Do you find our website to be helpful?
Yes   No

Is Urinary Incontinence Normal?

If you struggle to hold in urine until you’re able to use the restroom or find yourself leaking urine when laughing or sneezing, you could have urinary incontinence. While urinary incontinence is common, affecting at least 50% of American women and men over age 65, it’s never normal. 

At Urology Associates Medical Group in Burbank, California, our team of experts specializes in diagnosing and treating different forms of urinary incontinence. If you’re one of the 13 million Americans suffering from this condition, read on to learn what you need to know and how we can help.

Isn’t urinary incontinence a normal part of aging?

Urinary incontinence can cause urine to leak and even lead to full loss of control of your bladder. Although you’re more likely to experience urinary incontinence as you age, it’s not a normal symptom of aging.

Urinary incontinence is actually a sign of an underlying issue. We can identify what’s triggering your incontinence by correctly diagnosing which type of urinary incontinence you have. 

What are the types of urinary incontinence?

There are five types of urinary incontinence, including total incontinence, which involves continuous leaking of any urine in your bladder, and mixed incontinence, which is having two or more types of incontinence at the same time. 

Here’s a closer look at the other types of incontinence: 

Stress incontinence

Stress incontinence is the most common type of incontinence and is caused by the weakening of the muscles that support your bladder and urethra. Because your bladder isn’t supported correctly, any pressure or stress is placed on the bladder causes you to leak urine. 

Functional incontinence 

Functional incontinence, also referred to as urgency incontinence or overactive bladder, creates a sudden strong and desperate urge to urinate. Because this urge is so strong, it can cause you to leak urine, even when your bladder isn’t full.  

Functional incontinence isn’t caused by an underlying problem with your bladder but rather misfiring by the muscles that control your bladder. These muscles contract before your bladder is full, sending the signal that you need to urinate. As such, this is a functional issue.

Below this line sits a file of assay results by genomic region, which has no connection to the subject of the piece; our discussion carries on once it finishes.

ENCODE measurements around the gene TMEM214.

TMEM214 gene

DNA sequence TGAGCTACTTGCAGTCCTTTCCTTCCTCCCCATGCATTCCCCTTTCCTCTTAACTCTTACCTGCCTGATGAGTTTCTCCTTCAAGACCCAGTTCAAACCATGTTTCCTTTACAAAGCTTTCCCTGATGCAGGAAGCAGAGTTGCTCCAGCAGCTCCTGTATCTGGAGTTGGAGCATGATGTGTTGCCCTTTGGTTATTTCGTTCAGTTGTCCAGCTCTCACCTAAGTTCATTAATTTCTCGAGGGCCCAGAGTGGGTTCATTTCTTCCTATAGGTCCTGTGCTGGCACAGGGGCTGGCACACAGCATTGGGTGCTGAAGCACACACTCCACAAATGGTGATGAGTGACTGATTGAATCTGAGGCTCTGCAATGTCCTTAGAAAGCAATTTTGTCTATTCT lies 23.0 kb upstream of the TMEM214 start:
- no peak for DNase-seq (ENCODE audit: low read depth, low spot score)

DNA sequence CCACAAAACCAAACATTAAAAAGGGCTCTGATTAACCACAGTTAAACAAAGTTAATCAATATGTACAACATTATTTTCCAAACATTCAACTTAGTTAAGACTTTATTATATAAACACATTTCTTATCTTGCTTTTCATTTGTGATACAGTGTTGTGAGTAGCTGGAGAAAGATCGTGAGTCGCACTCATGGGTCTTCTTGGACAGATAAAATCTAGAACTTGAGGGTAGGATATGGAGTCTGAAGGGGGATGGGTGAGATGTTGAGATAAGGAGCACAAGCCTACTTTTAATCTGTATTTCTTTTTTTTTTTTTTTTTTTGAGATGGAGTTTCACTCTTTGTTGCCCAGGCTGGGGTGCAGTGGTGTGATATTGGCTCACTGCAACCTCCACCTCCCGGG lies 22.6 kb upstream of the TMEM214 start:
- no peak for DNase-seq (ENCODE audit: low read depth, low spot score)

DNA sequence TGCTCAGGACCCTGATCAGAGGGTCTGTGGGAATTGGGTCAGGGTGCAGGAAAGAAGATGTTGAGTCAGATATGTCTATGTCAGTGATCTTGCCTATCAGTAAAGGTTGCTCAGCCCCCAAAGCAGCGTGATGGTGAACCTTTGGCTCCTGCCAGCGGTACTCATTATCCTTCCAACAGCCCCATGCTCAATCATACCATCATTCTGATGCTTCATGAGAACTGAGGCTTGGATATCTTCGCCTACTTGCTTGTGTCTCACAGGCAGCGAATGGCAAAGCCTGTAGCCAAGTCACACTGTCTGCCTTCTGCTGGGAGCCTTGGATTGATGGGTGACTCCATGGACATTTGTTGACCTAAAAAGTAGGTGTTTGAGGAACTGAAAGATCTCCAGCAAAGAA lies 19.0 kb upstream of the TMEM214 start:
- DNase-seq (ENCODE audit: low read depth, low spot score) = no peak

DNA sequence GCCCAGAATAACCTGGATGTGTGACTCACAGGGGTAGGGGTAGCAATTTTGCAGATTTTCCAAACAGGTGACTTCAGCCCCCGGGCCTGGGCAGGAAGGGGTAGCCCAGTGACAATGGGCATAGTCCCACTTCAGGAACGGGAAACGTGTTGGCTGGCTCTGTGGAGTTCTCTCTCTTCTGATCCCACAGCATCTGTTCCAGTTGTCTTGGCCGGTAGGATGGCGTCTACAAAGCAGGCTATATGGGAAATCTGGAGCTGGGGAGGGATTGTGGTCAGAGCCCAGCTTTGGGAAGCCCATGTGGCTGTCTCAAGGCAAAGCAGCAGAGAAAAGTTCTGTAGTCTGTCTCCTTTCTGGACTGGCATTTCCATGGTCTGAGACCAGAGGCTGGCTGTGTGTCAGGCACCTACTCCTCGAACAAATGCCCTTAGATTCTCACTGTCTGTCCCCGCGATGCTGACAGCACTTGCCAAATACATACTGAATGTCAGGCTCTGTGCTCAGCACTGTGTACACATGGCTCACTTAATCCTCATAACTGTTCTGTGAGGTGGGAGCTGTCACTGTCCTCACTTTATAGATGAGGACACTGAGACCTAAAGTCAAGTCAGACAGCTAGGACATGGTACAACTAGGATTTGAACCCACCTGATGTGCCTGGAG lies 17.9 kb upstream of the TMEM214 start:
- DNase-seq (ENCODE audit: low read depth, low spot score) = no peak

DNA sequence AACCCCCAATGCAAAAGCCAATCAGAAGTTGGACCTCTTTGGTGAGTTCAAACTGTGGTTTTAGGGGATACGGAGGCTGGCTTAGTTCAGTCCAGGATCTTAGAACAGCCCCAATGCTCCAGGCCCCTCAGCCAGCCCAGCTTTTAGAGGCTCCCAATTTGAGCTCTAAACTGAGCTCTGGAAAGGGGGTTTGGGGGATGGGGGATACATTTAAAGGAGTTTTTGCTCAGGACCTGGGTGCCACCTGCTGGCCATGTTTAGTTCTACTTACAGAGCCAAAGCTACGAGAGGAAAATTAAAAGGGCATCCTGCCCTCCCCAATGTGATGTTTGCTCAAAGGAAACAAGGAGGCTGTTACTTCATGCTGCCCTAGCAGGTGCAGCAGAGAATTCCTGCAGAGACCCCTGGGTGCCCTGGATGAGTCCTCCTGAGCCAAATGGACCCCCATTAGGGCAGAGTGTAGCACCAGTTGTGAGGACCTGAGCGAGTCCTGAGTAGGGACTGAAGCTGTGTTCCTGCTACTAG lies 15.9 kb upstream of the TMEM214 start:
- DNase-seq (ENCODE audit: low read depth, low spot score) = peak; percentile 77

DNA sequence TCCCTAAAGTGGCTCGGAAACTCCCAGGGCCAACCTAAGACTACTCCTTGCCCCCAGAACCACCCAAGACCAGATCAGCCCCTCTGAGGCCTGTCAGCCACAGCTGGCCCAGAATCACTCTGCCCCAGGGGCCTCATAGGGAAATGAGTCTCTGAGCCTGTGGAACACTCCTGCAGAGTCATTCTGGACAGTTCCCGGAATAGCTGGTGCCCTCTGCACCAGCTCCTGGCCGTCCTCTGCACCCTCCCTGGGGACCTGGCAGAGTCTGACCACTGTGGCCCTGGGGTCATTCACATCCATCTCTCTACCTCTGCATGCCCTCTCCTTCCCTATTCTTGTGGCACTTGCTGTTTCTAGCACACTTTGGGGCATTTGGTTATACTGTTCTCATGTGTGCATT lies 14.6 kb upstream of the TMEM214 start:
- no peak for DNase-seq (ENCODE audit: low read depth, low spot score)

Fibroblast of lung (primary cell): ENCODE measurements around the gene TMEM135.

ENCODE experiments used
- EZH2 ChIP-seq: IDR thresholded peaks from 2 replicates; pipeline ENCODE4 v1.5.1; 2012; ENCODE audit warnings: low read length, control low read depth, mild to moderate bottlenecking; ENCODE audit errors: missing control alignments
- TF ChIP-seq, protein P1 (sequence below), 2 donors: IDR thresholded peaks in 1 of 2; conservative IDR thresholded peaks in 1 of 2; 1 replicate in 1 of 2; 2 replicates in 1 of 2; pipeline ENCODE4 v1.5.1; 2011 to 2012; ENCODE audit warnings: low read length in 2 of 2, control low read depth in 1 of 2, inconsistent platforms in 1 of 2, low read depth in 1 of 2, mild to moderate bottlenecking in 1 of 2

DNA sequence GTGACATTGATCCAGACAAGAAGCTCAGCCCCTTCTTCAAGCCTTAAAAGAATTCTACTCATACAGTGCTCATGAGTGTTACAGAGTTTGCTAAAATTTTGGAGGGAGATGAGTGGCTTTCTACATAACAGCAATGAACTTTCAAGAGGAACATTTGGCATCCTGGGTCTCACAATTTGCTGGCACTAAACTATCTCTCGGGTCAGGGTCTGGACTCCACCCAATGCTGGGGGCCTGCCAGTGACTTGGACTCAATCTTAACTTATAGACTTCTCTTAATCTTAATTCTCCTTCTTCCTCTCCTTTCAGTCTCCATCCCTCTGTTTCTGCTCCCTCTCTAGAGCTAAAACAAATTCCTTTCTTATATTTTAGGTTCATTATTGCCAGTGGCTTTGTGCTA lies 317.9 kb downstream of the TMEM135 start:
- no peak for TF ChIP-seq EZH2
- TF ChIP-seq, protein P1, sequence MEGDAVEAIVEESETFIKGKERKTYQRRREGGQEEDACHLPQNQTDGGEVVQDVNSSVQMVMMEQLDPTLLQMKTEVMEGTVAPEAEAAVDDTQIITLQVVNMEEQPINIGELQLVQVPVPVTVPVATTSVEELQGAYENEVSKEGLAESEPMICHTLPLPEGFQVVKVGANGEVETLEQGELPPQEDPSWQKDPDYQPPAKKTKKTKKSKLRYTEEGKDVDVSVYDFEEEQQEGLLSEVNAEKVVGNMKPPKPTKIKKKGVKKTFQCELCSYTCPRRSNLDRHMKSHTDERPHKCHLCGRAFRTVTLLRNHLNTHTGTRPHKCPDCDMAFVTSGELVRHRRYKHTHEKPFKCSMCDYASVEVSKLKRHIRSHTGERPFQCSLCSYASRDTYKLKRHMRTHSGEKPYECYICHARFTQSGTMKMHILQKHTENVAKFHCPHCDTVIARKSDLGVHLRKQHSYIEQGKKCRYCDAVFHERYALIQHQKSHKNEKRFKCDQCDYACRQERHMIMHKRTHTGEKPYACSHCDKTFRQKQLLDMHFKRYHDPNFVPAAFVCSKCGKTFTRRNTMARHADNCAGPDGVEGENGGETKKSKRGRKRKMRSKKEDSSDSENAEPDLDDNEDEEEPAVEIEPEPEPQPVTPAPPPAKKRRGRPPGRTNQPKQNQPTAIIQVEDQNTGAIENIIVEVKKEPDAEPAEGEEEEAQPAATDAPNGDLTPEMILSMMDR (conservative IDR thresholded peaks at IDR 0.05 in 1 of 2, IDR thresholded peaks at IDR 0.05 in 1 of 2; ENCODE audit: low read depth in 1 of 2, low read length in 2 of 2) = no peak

Overflow incontinence

If you can’t empty your bladder completely and dribble urine after visiting the restroom, you may have overflow incontinence. You may feel the need to urinate as the leaking occurs, but many patients with this condition don’t sense anything until their clothes are damp. 

Overflow incontinence can also make it difficult to start urinating, cause you to get up frequently at night, and even increase your risk of getting a urinary tract infection. Men are more likely than women to have this type of urinary incontinence.  

What should I do if I’m struggling with incontinence?

If you believe you have any form of urinary incontinence, share your symptoms with us at Urological Associates Medical Group. We use a collection of different tests to evaluate and identify which type of incontinence you have. 

Once we rule out other possible causes of incontinence and understand what’s causing your condition, they create a customized treatment plan specifically designed to meet your needs. 

Possible treatments include:

If these more conservative methods don’t work, we may recommend correcting your incontinence with surgery. 

Are you ready to discover what’s causing your incontinence and what you can do about it? Call our Burbank, California, office at 818-853-9679 or request an in-person or virtual appointment online now.

You Might Also Enjoy...

What Is an Overactive Bladder?

Are you struggling with sudden urges to urinate that disrupt your day and affect your quality of life? You may have a condition called overactive bladder. Here’s what you need to know about this common condition.

5 Signs of Bladder Cancer

Have you noticed worrisome urinary tract symptoms, like blood in your urine or an urge to urinate more frequently? Take a moment to learn about the early signs of bladder cancer and what you can do if you experience them.